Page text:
Following not so hot on the heels of 2019’s Castlevania Anniversary Collection, Castlevania Advance Collection bundles in all the Game Boy Advance (hence the Advance in the title) games and for some reason, the SNES’ Dracula X.
With the Castlevania Anniversary Collection setting a standard for retro compilations, does the new Castlevania Advance Collection continue the tradition? Or it is a cheap cash in meant for collectors and hardcore fans?
Read on to find out!
What is the Castlevania Advance Collection?
The Castlevania Advance Collection is a compilation of 4 different Castlevania games, 3 from the Game Boy Advance library and 1 from the SNES. The 3 Game Boy Advance games are Circle of the Moon, Harmony of the Dissonance and Aria of Sorrow while the SNES’ Dracula X is weirdly included alongside. The collection is available on the PC, Playstation and Xbox consoles and the Nintendo Switch.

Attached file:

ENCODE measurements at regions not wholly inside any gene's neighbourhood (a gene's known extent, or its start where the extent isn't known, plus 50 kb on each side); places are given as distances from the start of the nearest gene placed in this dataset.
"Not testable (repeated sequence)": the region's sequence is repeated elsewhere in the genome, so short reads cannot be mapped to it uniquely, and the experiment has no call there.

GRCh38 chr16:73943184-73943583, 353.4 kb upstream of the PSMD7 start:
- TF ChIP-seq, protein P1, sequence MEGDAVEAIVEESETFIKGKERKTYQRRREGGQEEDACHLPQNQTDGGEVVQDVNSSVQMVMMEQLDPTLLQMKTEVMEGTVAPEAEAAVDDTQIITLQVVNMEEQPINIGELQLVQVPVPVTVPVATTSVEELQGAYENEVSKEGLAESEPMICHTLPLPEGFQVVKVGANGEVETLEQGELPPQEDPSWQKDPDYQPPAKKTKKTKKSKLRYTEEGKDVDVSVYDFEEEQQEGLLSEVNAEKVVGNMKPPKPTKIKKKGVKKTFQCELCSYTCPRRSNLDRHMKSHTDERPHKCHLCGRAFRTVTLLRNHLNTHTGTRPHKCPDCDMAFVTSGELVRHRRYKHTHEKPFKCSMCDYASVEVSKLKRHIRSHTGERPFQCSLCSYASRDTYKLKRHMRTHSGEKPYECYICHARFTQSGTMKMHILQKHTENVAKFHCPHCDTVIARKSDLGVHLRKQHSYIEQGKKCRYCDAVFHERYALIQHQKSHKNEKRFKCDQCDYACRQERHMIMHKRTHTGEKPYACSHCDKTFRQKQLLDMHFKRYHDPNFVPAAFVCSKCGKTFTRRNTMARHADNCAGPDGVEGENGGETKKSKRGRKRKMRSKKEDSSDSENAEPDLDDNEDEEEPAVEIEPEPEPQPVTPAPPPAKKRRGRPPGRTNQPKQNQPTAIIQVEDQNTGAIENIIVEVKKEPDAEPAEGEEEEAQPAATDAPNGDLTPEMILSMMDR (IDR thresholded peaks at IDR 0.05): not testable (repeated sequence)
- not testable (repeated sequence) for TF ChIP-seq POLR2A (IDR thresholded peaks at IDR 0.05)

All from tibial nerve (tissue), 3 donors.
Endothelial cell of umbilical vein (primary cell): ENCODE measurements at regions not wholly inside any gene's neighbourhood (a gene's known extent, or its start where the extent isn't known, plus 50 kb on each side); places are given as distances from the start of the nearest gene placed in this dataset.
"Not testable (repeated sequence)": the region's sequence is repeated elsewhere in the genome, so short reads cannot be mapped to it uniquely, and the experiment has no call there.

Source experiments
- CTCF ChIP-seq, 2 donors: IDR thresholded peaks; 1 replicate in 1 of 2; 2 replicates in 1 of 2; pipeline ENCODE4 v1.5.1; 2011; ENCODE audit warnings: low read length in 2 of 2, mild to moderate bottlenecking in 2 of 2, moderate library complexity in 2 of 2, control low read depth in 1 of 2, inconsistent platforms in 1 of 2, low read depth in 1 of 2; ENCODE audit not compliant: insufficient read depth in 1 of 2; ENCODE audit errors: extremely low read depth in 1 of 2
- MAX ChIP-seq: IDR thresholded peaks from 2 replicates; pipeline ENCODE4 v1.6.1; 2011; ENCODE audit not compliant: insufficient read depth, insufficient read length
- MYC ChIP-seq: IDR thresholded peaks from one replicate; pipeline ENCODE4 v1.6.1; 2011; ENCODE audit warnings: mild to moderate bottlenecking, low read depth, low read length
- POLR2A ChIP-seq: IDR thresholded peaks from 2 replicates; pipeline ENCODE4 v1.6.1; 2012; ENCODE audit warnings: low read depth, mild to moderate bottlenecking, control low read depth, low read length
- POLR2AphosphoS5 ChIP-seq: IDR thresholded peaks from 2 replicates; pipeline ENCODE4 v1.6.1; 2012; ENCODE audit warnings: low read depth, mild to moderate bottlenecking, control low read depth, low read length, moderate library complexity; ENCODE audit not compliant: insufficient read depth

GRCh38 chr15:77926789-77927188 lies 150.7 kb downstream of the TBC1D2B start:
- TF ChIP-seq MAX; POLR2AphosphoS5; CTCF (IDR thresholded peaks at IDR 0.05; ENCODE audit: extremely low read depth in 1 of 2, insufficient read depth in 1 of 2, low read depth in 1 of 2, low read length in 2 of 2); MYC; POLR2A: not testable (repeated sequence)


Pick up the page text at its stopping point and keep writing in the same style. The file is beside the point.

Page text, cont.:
Reknowned retro porting specialists M2 handled the development of the compilation, which means that the games are represented pretty much as they were if you’ve played them on their original systems. There’s no new slowdown or choppiness brought forth by shoddy emulation, it’s all pretty much as if you’re playing on a Game Boy Advance or SNES.
M2 hasn’t done much to enhance the games apart from some quality-of-life improvements like tracking which cards you’ve collected in Circle of the Moon, what items can be found in a particular area in Harmony of Dissonance and which enemy souls you’ve nabbed in Aria of Sorrow.
The rest of the games are unapologetically pure, without even any sort of filter to enhance the look of the sprites. You can adjust screen resolution but that’s it.
Honestly though? I don’t mind it one bit.
The pixel graphics are fine anyway, even when blown up on a 4K display. There are black borders at the side (you can pick wallpapers to fix that) but I wasn’t bothered in the least. The chiptunes are also nicely enhanced so they don’t sound too bad on modern speakers.
I’d have preferred a total rework but beggars can’t really be choosers.